When reports of the coronavirus began to surface in late December 2019, the only thing that has spread faster than the mysterious illness is the paranoia, anxiety, and confusion that has come with it. Since first popping up in ground zero, Wuhan, China, new cases have been found in South Korea, Italy, Nigeria, the Dominican Republic, the United States, and more. With over 87,000 people and counting infected and nearly 3,000 deaths to date, the paranoia is most certainly justified.
The impact of the coronavirus has led to international travel advisories, flights and cruises canceling their routes, companies banning travel for employees and the disruption or closing of major tourist attractions and events. But what does all of this mean? Does it mean that those with travel plans need to cancel them? Can you cancel travel plans without a penalty? And for those still choosing to catch flights, how can they ensure that the adventure will be a healthy one?
Though the status of traveling with the coronavirus is ever-changing, ESSENCE wants to make sure that you’re armed with as much knowledge as possible so that you can make informed and safe decisions about your upcoming travel plans. Here’s everything you need to know so far about the coronavirus and how it currently affects your jet-set life.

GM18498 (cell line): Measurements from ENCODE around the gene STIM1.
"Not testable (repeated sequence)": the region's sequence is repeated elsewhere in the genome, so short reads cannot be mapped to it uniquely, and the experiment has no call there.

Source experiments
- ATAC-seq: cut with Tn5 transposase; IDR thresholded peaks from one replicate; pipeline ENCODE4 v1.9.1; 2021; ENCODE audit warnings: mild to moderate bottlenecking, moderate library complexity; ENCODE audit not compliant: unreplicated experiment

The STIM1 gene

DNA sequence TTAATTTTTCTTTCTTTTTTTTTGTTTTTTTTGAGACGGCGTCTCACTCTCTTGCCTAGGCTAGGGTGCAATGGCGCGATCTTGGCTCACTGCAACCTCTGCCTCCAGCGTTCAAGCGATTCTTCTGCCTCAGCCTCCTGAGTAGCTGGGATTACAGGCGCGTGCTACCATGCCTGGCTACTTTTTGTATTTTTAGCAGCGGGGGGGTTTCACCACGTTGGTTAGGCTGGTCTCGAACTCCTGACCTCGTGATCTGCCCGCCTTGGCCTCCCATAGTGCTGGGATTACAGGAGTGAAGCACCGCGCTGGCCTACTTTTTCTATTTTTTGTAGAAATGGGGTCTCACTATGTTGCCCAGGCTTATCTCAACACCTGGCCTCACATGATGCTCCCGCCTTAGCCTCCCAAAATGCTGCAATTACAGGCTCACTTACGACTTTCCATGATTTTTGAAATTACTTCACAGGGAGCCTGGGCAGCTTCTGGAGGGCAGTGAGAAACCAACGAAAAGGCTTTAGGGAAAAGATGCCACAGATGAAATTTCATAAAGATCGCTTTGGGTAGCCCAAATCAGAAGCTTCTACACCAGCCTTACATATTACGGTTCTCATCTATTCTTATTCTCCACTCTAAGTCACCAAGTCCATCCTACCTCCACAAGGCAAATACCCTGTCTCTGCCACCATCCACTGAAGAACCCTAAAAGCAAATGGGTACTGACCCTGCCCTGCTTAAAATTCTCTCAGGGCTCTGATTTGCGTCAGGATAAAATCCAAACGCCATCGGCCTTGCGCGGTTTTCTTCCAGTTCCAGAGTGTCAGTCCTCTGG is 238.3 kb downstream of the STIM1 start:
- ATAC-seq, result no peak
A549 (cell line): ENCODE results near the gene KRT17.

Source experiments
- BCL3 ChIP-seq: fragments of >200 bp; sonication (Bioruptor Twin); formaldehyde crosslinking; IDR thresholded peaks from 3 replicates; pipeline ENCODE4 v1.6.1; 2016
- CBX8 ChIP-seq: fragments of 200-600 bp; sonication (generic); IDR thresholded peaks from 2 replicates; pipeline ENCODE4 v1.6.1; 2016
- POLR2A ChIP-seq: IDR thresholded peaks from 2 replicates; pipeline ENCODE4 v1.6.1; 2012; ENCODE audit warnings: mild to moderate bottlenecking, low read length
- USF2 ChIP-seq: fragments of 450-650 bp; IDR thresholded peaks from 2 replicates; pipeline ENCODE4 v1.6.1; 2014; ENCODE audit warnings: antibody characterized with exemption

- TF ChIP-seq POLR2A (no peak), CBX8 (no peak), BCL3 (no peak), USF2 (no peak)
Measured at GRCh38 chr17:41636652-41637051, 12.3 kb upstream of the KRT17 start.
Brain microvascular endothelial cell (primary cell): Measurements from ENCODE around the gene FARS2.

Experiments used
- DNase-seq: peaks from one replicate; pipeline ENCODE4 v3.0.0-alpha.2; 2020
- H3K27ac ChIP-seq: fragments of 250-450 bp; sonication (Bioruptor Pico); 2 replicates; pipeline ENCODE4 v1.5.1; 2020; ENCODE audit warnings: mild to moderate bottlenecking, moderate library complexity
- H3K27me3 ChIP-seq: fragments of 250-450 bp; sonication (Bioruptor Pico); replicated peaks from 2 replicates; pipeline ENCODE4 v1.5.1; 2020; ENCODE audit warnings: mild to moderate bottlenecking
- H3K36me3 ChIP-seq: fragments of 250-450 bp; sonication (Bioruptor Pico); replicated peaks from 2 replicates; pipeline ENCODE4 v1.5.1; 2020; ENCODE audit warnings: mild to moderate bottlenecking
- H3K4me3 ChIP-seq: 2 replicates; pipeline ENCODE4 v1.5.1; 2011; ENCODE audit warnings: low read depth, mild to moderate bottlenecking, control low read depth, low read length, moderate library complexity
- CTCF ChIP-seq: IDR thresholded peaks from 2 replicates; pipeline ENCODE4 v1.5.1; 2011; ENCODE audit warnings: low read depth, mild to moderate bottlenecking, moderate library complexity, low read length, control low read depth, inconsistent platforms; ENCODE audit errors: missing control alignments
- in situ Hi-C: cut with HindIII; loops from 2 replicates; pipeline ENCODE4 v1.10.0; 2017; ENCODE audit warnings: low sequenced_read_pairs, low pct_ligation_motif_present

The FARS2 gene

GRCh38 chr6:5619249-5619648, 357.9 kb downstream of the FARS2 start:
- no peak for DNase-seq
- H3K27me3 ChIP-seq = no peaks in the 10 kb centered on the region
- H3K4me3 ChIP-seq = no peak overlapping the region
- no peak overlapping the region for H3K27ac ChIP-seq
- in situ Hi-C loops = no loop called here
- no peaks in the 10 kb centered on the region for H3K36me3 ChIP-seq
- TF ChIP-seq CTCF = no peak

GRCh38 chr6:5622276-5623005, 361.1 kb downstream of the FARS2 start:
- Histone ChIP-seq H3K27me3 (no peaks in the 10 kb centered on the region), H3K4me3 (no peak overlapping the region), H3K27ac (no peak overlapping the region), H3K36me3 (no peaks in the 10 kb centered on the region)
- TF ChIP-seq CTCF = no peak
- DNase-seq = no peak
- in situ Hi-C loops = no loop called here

What is the Coronavirus anyway?
According to the Center for Disease Control (CDC) website, “Coronaviruses are a large family of viruses. Some cause illness in people, and others, such as canine and feline coronaviruses, only infect animals. Rarely, animal coronaviruses that infect animals have emerged to infect people and can spread between people. This is suspected to have occurred for the virus that causes COVID-19.”
What are the symptoms?
Symptoms have ranged from mild to severe illness and may appear 2-14 days after exposure. Current symptoms reported for patients have included mild to severe respiratory illness with fever, cough, and difficulty breathing. Since the symptoms can mimic those of the flu, the CDC is urging people to see a healthcare professional if they feel sick and have been in close contact with a person known to have the virus, or if they live in or have recently traveled from an area with ongoing issues. Your doctor will then be able to determine if further testing for the coronavirus should occur.